2. The steam turbine has until recently been the first choice for very large power marine propulsion units. Its advantages of little or no vibration, low weight, minimal space requirements and low maintenance costs are considerable. Furthermore a turbine can be provided for any power rating likely to be required for marine propulsion.
    More.....

  3. Impulse steam turbine and reaction steam turbine

  4. The steam turbine is a device for obtaining mechanical work from the energy stored in steam. There are two main types of turbine, the 'impulse' and the 'reaction'. The names refer to the type of force which acts on the blades to turn the turbine wheel.
    More.....

  5. Turbine control and protection

  6. A turbine protection system is provided with all installations to prevent damage resulting from an internal turbine fault or the malfunction of some associated equipment. Arrangements are made in the system to shut the turbine down using an emergency stop and solenoid valve.
    More.....

  7. Various turbine gearing -Epicyclic gearing,Helical gearing,Flexible coupling &Turning gear

  8. Helical gears have been used for many years and remain a part of most systems of gearing. Epicyclic gears with their compact, lightweight, construction are being increasingly used in marine transmissions.
    More.....

  9. Construction of the steam to steam generator - how it works

  10. Steam-to-steam generators produce low-pressure saturated steam for domestic and other services. They are used in conjunction with watertube boilers to provide a secondary steam circuit which avoids any possible contamination of the primary-circuit feedwater. .
    More.....

  11. Cross compound steam turbine arrangement for marine use

  12. Compounding is the splitting up, into two or more stages, of the steam pressure or velocity change through a turbine. Pressure compounding of an impulse turbine is the use of a number of stages of nozzle and blade to reduce progressively the steam pressure..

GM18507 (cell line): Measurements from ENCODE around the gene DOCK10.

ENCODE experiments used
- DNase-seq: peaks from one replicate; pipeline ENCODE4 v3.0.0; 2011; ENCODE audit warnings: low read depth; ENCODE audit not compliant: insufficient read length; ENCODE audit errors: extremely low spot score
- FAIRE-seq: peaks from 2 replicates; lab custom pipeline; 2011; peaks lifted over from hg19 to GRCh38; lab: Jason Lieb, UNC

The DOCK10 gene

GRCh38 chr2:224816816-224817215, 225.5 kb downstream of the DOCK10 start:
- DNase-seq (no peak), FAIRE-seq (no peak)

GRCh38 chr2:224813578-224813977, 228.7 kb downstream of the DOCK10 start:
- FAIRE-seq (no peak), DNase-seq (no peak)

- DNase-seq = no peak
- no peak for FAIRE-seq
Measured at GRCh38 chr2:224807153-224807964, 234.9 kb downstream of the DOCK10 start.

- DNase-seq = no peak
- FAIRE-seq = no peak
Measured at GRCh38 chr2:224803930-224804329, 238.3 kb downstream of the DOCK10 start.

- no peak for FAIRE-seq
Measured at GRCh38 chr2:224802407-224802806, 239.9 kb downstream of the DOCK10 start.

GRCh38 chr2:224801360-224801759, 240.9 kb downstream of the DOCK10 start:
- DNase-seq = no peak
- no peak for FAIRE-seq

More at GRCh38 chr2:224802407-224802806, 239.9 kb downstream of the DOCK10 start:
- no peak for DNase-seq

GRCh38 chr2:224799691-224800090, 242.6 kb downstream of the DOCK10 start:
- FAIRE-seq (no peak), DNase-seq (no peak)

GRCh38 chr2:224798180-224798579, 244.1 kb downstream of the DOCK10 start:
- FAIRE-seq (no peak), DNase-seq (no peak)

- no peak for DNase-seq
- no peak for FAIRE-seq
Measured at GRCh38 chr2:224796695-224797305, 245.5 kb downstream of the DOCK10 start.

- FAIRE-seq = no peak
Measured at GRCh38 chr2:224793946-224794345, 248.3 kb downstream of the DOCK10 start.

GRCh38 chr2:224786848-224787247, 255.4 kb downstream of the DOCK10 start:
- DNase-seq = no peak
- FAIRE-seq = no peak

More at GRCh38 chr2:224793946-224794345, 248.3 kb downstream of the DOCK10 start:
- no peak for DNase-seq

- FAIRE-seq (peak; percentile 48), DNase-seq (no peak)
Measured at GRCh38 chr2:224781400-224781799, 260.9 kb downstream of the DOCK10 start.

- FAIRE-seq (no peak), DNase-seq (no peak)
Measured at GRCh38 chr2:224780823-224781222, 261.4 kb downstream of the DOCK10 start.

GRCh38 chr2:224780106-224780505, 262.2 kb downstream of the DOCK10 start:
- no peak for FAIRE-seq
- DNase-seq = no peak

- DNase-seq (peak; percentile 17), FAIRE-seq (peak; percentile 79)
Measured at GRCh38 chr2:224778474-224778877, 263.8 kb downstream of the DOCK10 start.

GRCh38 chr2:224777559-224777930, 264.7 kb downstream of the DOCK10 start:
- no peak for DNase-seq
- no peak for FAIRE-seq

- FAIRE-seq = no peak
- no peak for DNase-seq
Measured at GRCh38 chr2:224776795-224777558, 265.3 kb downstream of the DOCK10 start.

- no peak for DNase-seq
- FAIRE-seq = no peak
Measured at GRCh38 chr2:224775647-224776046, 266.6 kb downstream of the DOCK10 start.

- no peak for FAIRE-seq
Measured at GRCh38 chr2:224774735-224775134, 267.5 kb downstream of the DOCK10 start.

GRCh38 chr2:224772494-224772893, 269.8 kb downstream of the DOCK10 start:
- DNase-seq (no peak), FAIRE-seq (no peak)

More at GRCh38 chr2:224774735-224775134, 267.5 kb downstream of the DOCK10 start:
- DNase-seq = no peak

More.....




Marine machineries - Useful tags

Marine diesel engines ||Steam generating plant ||Air conditioning system ||Compressed air ||Marine batteries ||Cargo refrigeration ||Centrifugal pump ||Various coolers ||Emergency power supply ||Exhaust gas heat exchangers ||Feed system ||Feed extraction pump || Flow measurement || Four stroke engines || Fuel injector || Fuel oil system || Fuel oil treatment ||Gearboxes || Governor || Marine incinerator || Lub oil filters || MAN B&W engine || Marine condensers || Oily water separator || Overspeed protection devices || Piston & piston rings || Crankshaft deflection || Marine pumps || Various refrigerants || Sewage treatment plant || Propellers || Power Plants || Starting air system || Steam turbines || Steering gear || Sulzer engine || Turbine gearing || Turbochargers || Two stroke engines || UMS operations || Drydocking & major repairs || Critical machinery || Deck machineries & cargo gears || Control and instrumentation ||Fire protection ||Engine room safety ||






Machinery Spaces.com is about working principles, construction and operation of all the machinery items in a ship intended primarily for engineers working on board and those who working ashore . For any remarks please Contact us

Copyright © 2010-2016 Machinery Spaces.com All rights reserved.
Terms and conditions of use
Read our privacy policy|| Home page||